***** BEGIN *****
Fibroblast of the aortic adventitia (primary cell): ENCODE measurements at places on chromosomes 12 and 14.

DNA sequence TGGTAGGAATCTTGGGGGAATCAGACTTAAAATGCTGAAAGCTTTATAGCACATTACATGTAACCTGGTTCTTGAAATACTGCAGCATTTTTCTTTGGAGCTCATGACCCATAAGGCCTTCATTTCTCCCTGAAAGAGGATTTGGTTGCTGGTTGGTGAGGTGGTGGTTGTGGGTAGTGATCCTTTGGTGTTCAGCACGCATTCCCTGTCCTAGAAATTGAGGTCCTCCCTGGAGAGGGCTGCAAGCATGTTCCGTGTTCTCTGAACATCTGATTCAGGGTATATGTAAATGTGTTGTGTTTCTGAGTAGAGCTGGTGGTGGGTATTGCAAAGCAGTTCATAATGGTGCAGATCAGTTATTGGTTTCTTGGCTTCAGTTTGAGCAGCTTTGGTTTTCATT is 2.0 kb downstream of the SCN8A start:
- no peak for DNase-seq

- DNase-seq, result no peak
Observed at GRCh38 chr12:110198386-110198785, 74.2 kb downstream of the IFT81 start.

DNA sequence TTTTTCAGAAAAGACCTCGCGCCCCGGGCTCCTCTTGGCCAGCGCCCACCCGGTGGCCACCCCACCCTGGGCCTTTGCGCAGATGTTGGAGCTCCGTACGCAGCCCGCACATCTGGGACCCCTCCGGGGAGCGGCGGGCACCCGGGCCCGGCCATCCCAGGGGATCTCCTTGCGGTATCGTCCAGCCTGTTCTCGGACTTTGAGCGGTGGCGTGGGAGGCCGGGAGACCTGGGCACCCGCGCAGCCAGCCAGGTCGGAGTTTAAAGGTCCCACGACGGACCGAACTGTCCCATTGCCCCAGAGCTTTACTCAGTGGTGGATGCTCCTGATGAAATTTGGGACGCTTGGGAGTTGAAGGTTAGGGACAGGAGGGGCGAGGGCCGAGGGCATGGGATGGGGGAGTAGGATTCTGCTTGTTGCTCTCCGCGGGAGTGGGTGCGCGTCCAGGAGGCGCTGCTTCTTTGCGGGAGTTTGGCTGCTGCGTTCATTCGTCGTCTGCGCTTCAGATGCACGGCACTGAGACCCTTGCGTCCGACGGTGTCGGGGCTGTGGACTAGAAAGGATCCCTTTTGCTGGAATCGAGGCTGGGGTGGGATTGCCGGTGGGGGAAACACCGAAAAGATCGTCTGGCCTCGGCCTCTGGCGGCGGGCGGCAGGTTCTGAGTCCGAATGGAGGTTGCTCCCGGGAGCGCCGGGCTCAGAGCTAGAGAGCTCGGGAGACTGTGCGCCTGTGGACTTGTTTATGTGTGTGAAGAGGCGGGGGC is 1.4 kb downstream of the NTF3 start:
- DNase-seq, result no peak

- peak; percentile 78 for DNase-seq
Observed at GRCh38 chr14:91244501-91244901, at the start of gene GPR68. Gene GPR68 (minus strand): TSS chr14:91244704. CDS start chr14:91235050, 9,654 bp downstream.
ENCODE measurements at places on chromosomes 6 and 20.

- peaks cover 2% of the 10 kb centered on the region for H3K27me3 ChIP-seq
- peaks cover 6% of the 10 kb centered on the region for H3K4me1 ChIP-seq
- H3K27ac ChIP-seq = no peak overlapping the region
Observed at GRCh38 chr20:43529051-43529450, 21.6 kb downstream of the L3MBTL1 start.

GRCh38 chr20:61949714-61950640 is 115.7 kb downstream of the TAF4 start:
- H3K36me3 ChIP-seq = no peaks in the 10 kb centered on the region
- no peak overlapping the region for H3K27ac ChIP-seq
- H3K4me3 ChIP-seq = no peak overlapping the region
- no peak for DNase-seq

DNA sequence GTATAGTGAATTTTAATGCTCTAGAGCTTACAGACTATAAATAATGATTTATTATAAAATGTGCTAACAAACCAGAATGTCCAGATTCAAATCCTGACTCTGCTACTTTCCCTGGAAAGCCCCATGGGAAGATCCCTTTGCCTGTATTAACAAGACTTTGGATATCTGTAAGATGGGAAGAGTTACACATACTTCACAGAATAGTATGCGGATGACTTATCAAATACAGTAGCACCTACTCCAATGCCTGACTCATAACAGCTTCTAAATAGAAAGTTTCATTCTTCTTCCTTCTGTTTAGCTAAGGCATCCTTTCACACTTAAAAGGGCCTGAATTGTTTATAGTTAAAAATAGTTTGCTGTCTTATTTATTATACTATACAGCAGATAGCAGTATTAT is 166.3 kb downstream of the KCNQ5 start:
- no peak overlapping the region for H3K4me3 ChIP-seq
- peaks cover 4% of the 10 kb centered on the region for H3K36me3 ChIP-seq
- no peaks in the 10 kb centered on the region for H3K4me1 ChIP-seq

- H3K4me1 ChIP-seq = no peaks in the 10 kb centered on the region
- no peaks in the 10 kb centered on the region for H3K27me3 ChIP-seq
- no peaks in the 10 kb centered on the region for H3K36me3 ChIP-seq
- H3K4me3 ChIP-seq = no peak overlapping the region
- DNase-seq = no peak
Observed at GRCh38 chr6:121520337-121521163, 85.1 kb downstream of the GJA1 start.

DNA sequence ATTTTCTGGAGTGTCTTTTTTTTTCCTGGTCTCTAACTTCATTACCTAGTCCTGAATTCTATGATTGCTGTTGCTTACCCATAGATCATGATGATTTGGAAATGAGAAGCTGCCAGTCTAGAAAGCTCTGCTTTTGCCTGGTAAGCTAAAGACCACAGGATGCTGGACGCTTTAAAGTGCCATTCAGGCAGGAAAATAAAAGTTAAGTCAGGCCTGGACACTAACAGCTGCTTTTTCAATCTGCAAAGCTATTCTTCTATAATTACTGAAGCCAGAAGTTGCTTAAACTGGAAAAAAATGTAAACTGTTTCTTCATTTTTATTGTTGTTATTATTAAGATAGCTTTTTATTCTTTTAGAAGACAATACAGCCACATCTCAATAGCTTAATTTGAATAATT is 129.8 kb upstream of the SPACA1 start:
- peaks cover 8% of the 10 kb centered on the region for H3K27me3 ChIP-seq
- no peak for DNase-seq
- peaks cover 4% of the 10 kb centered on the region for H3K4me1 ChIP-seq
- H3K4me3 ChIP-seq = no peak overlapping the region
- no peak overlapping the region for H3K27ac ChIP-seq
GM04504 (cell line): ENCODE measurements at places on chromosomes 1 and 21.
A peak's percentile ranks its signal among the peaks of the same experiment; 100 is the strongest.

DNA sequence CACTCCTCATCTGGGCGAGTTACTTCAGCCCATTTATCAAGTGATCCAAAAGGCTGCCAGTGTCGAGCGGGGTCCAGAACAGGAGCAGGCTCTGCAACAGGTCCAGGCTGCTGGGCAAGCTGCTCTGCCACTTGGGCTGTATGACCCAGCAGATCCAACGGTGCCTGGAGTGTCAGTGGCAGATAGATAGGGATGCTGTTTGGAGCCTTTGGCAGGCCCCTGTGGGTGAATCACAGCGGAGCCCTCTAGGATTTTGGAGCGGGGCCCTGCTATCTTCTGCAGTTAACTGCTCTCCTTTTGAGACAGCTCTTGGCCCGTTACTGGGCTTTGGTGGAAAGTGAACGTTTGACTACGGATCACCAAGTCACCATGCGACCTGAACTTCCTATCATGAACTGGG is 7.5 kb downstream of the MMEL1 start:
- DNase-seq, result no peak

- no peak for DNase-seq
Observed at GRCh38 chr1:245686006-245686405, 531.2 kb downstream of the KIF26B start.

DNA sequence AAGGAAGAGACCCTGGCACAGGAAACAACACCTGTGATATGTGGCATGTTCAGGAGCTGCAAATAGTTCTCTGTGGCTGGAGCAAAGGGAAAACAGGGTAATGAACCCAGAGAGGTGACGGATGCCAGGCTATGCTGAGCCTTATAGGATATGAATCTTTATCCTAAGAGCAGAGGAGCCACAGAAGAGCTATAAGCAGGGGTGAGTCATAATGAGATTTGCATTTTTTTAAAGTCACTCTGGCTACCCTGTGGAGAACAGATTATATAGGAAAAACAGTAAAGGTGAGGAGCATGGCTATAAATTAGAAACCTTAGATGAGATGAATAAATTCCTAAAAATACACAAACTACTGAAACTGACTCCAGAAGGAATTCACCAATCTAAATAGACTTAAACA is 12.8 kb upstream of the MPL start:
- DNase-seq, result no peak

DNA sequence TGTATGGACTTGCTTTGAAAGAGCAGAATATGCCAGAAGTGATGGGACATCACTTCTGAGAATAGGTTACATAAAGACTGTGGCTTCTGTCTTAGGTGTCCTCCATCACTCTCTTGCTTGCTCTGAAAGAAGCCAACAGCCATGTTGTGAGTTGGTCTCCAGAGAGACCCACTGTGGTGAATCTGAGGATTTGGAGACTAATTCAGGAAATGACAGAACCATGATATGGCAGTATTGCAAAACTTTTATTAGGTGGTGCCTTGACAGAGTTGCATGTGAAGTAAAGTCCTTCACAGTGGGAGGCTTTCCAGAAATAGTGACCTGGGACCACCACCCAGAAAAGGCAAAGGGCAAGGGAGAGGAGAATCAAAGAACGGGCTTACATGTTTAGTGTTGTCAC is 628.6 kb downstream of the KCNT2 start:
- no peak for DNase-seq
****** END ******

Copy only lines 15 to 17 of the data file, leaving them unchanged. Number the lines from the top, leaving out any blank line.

GRCh38 chr20:61949714-61950640 is 115.7 kb downstream of the TAF4 start:
- H3K36me3 ChIP-seq = no peaks in the 10 kb centered on the region
- no peak overlapping the region for H3K27ac ChIP-seq